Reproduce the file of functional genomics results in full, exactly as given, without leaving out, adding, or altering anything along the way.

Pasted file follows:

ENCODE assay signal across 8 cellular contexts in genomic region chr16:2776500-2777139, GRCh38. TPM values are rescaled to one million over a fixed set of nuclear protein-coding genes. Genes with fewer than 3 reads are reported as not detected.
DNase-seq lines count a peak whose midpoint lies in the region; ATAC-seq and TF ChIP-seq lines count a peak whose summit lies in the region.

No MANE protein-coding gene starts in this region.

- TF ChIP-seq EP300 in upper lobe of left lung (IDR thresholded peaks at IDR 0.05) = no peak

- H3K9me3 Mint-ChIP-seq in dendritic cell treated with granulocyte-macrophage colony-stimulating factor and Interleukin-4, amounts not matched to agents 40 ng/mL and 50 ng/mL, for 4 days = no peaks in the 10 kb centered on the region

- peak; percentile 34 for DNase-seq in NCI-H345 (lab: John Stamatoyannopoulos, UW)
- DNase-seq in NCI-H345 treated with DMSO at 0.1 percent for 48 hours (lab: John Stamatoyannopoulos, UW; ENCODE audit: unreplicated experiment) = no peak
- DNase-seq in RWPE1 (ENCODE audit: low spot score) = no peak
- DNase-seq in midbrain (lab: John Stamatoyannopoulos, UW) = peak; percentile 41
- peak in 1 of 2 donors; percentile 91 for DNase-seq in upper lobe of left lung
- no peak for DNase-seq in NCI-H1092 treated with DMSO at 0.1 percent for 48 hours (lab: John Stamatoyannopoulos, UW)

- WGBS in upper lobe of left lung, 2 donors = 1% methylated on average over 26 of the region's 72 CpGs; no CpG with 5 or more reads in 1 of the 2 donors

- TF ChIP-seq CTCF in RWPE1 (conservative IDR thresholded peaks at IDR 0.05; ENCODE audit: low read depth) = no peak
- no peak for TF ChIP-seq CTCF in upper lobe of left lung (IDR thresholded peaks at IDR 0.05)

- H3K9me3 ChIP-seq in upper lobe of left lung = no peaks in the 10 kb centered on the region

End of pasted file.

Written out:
ENCODE assay signal across 8 cellular contexts in genomic region chr16:2776500-2777139, GRCh38. TPM values are rescaled to one million over a fixed set of nuclear protein-coding genes. Genes with fewer than 3 reads are reported as not detected.
DNase-seq lines count a peak whose midpoint lies in the region; ATAC-seq and TF ChIP-seq lines count a peak whose summit lies in the region.

No MANE protein-coding gene starts in this region.

- TF ChIP-seq EP300 in upper lobe of left lung (IDR thresholded peaks at IDR 0.05) = no peak

- H3K9me3 Mint-ChIP-seq in dendritic cell treated with granulocyte-macrophage colony-stimulating factor and Interleukin-4, amounts not matched to agents 40 ng/mL and 50 ng/mL, for 4 days = no peaks in the 10 kb centered on the region

- peak; percentile 34 for DNase-seq in NCI-H345 (lab: John Stamatoyannopoulos, UW)
- DNase-seq in NCI-H345 treated with DMSO at 0.1 percent for 48 hours (lab: John Stamatoyannopoulos, UW; ENCODE audit: unreplicated experiment) = no peak
- DNase-seq in RWPE1 (ENCODE audit: low spot score) = no peak
- DNase-seq in midbrain (lab: John Stamatoyannopoulos, UW) = peak; percentile 41
- peak in 1 of 2 donors; percentile 91 for DNase-seq in upper lobe of left lung
- no peak for DNase-seq in NCI-H1092 treated with DMSO at 0.1 percent for 48 hours (lab: John Stamatoyannopoulos, UW)

- WGBS in upper lobe of left lung, 2 donors = 1% methylated on average over 26 of the region's 72 CpGs; no CpG with 5 or more reads in 1 of the 2 donors

- TF ChIP-seq CTCF in RWPE1 (conservative IDR thresholded peaks at IDR 0.05; ENCODE audit: low read depth) = no peak
- no peak for TF ChIP-seq CTCF in upper lobe of left lung (IDR thresholded peaks at IDR 0.05)

- H3K9me3 ChIP-seq in upper lobe of left lung = no peaks in the 10 kb centered on the region